About this lecture
Of all the scripts we write, so many are drawn to copperplate for its beauty, sensuousness in the flexing of the nib, a wealth of ligatures connecting the letters to each other and the appeal to add a bevy of flourishes as liens or morphing into plants or animals. But what is Copperplate Script, where did it come from and why are there so many variations not only in script categories but also in letterforms?
In this lecture I will look at the early beginnings of this script from Lucas Materot’s mistake in copying Cancellaresca in 1604, to the blending of the French letters with Bastard Secretary, the influence of the Flemish Kurrentschrifts written by the Dutch in England, to the rise of the script in England to become its principal hand and then its dissemination across the world with the increase in English metal nib manufacturing and the boom in English Mercantile Trade internationally.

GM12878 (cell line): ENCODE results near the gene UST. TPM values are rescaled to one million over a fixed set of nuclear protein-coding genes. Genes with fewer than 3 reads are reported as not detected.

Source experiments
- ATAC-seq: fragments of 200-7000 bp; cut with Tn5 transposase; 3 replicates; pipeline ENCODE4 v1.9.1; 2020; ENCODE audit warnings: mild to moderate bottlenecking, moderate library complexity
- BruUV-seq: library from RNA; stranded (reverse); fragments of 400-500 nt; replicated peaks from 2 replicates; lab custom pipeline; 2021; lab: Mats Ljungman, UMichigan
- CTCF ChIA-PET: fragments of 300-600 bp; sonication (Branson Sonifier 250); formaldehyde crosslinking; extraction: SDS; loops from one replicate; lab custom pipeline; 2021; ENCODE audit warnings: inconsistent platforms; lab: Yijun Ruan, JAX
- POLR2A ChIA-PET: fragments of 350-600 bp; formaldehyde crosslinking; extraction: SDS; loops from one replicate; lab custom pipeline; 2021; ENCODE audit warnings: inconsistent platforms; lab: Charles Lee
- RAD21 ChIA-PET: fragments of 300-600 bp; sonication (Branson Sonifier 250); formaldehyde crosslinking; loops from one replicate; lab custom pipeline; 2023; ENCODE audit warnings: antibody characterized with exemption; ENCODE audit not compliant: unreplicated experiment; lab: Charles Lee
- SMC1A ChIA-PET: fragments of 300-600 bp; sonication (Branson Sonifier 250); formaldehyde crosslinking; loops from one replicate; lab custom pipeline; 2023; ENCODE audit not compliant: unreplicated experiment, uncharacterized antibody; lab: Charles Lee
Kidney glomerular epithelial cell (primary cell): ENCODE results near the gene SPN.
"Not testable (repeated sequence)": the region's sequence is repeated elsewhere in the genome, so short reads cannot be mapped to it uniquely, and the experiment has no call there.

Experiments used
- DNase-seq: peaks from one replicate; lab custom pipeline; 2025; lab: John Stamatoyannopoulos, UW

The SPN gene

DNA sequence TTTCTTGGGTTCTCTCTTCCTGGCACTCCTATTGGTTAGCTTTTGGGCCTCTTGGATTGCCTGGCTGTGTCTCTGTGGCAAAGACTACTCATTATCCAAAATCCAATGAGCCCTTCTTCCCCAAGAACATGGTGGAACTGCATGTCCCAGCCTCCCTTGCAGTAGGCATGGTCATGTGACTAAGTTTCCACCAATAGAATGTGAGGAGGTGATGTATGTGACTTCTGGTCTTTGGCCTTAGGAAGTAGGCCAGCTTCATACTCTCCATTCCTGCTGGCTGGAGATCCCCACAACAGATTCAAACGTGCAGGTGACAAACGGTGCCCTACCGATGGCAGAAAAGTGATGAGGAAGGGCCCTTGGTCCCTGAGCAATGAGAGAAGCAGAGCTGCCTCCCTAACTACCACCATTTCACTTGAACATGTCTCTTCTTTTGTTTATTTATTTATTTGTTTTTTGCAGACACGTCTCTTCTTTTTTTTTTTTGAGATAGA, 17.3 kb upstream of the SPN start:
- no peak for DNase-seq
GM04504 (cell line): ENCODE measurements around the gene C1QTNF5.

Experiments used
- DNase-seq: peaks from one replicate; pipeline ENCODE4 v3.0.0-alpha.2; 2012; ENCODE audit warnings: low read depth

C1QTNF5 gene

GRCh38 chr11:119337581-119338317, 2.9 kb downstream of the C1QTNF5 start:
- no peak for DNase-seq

The confusion about the differences between English Roundhand, Italienne, English Copperplate Script, American Engravers’ and Engrossers’ Scripts will also be looked at in detail and I will also discuss why I chose to call the script I wrote my manual on ‘Copperplate’ and not English Roundhand.
As this lecture is a precursor to my workshop on Sunday, teaching my PAScribe Geometric Copperplate Script, I will also look at my 4Fold Symmetry and how it fits into the pantheon of the script and why it gives us a more structured architecture upon which we can build and apply to the other variations in the script family.
This is a detailed lecture aimed at those who write the script, are interested in the script but confused by its many names and forms. It will help to give you an arsenal to categorise what you are doing and support you in the learning and application of the diversity of this wonderful writing system.